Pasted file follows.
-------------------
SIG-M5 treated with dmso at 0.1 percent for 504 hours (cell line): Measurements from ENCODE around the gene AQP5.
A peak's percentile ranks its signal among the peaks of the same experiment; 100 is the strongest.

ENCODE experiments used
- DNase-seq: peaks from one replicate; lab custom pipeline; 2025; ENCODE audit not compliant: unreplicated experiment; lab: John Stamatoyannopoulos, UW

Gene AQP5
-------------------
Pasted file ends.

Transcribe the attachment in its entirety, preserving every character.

SIG-M5 treated with dmso at 0.1 percent for 504 hours (cell line): Measurements from ENCODE around the gene AQP5.
A peak's percentile ranks its signal among the peaks of the same experiment; 100 is the strongest.

ENCODE experiments used
- DNase-seq: peaks from one replicate; lab custom pipeline; 2025; ENCODE audit not compliant: unreplicated experiment; lab: John Stamatoyannopoulos, UW

Gene AQP5